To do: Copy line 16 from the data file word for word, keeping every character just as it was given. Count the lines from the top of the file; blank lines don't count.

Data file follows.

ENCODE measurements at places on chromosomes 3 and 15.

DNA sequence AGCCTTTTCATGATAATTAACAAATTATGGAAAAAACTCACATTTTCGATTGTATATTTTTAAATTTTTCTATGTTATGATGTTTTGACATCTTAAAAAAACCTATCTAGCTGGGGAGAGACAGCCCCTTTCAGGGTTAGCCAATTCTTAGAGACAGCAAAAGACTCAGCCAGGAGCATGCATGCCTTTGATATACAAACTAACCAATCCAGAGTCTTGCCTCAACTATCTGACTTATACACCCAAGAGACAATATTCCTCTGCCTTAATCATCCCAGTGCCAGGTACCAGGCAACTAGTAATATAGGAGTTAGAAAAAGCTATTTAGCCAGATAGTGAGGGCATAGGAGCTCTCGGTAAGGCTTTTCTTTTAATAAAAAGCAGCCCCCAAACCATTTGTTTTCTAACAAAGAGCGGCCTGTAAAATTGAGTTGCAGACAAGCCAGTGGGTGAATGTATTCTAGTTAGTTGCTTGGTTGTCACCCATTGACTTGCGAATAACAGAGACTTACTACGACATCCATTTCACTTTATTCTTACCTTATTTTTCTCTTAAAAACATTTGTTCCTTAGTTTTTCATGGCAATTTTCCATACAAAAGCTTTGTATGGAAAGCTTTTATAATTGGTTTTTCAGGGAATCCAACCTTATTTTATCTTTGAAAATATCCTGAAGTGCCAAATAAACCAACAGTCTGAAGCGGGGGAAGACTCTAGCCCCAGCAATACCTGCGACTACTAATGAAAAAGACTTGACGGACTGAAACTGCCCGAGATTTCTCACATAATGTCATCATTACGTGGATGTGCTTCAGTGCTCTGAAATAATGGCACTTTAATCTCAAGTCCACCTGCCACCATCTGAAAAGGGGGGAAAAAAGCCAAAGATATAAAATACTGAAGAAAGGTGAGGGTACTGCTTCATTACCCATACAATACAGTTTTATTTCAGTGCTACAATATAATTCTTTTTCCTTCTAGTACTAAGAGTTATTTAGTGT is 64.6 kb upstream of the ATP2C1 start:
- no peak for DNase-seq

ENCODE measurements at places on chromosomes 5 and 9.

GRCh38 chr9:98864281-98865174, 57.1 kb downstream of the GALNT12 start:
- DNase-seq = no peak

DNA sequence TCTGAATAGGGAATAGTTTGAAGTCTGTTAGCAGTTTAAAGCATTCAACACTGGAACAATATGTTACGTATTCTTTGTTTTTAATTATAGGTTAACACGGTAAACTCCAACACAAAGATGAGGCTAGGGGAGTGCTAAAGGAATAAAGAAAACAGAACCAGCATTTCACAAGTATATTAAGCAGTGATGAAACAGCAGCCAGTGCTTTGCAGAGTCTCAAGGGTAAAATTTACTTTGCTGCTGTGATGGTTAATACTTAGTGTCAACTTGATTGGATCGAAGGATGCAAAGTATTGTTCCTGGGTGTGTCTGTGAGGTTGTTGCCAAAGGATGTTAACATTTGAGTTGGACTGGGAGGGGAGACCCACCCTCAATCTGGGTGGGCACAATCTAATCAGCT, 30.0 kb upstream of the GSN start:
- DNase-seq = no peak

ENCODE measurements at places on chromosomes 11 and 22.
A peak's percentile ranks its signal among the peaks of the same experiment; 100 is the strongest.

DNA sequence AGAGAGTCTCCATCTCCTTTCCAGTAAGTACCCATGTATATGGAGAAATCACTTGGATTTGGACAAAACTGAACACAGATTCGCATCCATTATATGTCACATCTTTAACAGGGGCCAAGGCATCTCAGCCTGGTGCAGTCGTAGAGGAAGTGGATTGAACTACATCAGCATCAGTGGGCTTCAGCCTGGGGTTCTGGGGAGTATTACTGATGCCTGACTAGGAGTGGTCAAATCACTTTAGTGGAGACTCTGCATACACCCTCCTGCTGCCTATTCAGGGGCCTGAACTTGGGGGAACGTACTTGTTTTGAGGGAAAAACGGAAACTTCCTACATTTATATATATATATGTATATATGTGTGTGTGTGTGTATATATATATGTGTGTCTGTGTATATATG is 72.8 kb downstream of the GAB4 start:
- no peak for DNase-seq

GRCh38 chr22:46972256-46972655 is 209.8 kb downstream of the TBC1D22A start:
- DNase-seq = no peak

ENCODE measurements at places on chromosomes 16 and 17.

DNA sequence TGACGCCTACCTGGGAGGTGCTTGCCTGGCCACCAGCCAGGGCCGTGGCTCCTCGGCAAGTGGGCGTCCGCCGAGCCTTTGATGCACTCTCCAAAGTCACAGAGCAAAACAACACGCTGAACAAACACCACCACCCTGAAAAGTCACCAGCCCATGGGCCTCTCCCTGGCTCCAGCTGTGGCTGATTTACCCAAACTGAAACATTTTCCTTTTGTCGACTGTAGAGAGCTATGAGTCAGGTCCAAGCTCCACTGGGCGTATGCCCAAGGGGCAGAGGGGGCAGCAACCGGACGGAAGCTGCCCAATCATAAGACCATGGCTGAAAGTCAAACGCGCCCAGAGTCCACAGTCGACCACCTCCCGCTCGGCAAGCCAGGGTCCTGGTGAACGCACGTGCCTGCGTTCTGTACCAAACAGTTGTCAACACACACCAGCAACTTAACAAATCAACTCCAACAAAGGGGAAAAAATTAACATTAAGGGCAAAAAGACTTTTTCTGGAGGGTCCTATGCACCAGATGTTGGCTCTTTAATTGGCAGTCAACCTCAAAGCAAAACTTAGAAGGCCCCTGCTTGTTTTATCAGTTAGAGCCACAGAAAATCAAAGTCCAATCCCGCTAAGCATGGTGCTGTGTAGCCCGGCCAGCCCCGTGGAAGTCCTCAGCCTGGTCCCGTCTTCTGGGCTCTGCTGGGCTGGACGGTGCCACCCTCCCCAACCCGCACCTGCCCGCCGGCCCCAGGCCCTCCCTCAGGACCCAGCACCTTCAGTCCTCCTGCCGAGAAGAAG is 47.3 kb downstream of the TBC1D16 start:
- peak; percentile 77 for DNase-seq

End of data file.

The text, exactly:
DNA sequence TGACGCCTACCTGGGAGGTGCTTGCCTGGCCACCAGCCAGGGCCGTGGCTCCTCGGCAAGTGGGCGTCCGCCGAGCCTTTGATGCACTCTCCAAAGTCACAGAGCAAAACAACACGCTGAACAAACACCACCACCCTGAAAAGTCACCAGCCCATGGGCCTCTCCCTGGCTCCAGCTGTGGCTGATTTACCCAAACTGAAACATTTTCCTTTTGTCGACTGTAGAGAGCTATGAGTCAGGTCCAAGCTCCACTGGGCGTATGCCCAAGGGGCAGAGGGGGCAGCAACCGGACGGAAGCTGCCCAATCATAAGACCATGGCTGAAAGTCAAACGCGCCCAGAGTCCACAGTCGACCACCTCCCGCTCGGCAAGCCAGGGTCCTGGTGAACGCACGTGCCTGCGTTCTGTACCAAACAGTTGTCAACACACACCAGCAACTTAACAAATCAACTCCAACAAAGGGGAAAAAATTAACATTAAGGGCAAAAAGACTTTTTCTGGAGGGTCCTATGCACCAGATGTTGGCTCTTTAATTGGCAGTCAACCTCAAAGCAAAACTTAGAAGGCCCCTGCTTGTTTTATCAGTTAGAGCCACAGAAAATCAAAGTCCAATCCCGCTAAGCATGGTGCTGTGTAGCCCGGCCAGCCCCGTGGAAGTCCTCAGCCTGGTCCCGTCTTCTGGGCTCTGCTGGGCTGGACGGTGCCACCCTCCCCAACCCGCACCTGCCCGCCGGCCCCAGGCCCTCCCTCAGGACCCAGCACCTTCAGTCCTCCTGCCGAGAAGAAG is 47.3 kb downstream of the TBC1D16 start: